This post is inspired by an old discussion I had with Jim Laurus at Microsoft Research before ASPLOS 2009. Jim believes that computer architects are building the wrong computers. He thinks that we add features to processors that no programmer cares about, making it necessary for the programmers to rely solely on hardware for performance. His poster child example was that programmers want sequential consistency; but unfortunately, all processors are going farther and farther away from it. While I completely disagreed with him at that moment, I have developed more understanding of his position over the years. In this article, I will go against my own kind and argue that we, computer architects, are indeed using the wrong metrics to design future microprocessor chips.
In my post on factors that influence computer design, I showed the triangle of performance, power, and programmer effort. These factors, while broadly understood, are often not applied in their essence. Most architects design CPUs holding programmer effort constant: we use existing benchmarks with no changes. Thus, if the code was hammered to fit in the shoe horn we designed the last time, our next design can only be a better shoe horn –we will never invent the “wheel” per say. Don’t agree with me? take a look at any of our top conferences like ISCA, Micro, etc. All the papers written there take pride in the fact that they used SPEC or PARSEC workloads untainted. Yes, it makes it for controlled scientific experiments, necessary for getting social conformance, but their studies miss an important variable vis-a-vis programmer effort. SPEC workloads were written for high-performance out-of-order cores as that was the name of the game back when they were written. The software pays no attention to instruction scheduling or optimizations as it was written in an era when power was less relevant and programmers relied on compiler/hardware to extract any performance. Now if I used SPEC to design my computer, I am likely to end up with a heavy weight out-of-order core again because the workloads were written to be sub-optimal. Now if the same workloads were written to run on DSPs, their algorithms would have been very different, e.g., the H.264 can be optimized 100x easily for simple in-order cores.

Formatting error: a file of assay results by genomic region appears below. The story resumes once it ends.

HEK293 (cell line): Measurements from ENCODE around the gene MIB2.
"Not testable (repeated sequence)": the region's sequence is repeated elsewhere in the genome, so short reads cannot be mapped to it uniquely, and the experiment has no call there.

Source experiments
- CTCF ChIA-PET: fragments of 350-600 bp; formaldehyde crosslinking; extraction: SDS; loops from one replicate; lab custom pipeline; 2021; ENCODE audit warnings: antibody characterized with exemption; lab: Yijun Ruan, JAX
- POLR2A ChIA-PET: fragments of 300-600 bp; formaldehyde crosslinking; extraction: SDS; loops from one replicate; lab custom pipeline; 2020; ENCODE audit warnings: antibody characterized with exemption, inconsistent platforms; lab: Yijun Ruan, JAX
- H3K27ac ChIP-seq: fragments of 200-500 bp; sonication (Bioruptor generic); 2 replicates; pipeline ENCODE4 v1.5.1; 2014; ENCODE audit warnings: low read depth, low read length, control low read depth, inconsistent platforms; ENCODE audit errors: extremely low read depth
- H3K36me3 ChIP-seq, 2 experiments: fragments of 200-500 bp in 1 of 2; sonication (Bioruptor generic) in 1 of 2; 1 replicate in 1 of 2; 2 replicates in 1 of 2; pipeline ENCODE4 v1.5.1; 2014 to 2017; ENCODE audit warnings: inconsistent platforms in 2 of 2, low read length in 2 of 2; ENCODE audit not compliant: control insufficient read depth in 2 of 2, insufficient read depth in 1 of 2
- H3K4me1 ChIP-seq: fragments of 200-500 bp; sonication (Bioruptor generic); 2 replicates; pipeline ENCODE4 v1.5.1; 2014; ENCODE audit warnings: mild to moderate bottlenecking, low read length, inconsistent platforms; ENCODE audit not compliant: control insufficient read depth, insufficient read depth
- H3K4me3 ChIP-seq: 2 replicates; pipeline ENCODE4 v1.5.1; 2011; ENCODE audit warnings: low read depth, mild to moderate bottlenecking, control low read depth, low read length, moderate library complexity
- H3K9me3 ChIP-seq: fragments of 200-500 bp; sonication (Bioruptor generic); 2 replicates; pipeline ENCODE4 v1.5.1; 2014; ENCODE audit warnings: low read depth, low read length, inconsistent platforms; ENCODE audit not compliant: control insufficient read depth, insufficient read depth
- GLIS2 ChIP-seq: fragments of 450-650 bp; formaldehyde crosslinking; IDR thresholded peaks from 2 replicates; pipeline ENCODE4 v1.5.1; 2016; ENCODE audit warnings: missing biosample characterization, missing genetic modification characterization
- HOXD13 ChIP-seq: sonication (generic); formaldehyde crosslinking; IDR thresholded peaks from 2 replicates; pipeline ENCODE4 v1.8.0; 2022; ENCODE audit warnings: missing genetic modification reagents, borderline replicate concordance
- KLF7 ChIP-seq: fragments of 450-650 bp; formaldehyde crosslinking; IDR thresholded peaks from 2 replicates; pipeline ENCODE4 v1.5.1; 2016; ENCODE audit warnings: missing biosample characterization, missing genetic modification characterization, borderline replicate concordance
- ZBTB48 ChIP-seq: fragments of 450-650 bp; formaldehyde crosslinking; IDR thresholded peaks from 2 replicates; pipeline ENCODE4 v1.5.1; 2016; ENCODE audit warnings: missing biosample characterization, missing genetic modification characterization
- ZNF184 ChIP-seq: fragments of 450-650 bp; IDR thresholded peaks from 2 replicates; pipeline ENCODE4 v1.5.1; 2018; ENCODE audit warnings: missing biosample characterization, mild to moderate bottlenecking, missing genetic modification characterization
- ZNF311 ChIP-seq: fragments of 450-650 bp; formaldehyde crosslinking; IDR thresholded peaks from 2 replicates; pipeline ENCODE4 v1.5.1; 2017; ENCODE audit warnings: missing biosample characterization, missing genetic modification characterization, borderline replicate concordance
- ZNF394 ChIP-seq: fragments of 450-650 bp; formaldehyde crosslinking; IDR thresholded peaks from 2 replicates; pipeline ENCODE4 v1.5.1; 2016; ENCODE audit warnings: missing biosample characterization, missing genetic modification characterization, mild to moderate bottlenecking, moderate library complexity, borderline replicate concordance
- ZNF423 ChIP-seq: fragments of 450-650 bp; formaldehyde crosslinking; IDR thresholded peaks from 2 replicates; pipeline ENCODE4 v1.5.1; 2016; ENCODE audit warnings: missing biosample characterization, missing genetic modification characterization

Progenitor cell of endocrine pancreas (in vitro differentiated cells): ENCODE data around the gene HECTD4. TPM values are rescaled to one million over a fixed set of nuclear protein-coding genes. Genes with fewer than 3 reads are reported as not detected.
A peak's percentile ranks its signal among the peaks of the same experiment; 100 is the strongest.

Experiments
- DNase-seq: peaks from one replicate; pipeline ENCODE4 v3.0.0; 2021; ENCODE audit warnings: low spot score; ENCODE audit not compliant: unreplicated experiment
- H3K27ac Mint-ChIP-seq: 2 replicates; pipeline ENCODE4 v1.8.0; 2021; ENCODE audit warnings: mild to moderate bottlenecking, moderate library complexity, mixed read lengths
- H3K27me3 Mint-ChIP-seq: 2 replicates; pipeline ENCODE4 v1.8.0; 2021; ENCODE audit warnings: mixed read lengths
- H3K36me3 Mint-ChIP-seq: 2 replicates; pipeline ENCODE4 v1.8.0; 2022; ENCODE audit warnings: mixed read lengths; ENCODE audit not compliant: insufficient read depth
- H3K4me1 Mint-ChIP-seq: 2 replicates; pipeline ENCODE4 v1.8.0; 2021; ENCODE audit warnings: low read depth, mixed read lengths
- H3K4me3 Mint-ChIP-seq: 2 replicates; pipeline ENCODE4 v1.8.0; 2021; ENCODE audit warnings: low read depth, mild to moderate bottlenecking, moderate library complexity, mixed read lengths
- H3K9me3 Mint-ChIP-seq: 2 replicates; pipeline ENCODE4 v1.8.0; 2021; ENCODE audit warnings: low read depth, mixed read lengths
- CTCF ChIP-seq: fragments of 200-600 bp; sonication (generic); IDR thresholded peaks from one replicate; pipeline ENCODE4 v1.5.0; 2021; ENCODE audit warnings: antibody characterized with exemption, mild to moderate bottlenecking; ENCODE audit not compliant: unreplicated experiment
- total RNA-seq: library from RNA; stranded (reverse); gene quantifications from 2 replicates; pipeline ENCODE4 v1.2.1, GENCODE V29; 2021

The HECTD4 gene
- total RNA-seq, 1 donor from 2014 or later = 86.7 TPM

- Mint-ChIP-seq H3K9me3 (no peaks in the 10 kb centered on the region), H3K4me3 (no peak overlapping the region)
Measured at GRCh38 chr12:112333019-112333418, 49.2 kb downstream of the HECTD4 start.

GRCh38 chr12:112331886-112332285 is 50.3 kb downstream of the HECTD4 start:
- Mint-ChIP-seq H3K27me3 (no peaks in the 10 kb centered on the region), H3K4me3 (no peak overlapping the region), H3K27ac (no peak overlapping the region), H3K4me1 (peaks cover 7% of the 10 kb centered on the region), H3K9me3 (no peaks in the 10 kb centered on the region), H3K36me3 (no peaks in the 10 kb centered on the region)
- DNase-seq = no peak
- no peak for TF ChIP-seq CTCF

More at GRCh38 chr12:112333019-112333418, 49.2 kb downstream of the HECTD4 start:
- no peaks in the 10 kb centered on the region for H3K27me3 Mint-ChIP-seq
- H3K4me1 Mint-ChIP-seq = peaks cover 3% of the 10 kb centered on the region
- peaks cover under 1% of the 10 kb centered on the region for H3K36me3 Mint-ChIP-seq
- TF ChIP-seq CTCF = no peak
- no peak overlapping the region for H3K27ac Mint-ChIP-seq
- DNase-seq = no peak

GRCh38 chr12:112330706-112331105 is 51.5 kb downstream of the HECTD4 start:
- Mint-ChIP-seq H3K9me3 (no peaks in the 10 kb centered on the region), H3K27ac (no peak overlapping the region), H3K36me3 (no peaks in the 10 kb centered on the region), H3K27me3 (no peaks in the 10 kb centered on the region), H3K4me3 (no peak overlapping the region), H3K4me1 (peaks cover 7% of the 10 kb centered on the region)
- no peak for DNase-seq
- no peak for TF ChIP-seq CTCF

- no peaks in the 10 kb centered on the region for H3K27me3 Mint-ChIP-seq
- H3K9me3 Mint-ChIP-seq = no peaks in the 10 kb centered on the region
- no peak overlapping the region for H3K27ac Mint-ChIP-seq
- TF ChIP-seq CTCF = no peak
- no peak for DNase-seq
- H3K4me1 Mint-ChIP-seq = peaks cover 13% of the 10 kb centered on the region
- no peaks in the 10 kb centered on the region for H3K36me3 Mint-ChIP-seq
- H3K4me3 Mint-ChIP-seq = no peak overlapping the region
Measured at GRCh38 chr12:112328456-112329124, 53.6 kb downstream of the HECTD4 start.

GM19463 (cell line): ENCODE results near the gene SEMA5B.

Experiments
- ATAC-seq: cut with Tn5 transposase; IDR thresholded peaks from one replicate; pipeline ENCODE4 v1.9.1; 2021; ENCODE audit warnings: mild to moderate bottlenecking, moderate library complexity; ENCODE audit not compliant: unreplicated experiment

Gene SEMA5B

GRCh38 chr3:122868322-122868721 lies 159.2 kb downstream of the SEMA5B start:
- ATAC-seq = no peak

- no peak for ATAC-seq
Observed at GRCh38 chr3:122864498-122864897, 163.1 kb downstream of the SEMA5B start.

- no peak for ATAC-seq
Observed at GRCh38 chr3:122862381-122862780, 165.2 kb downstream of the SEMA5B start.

My message: we as a community need to start appreciating where we are wrong and fix it. I understand that its difficult to measure programmer effort quantitively which makes us architects stay away from it. I ask: Is it necessary to quantify everything into a bar chart? Can we not argue about certain things qualitatively. Yes, its “non-scientific” but perhaps that can lead to some scientific metrics down the road. It may sound fluffy but never forget that the industry does actually use this fluffy metric to make real decisions because they cannot ignore this factor. I will conclude with an appeal that architecture papers must at least discuss how their new architecture idea will impact programmer effort and how it will be impacted if the workloads were in fact changed.
I will close with a message from Doug Carmean’s talk at UT Austin on 3/23/2011, “Computer architecture is the same as Hardware/Software co-design.”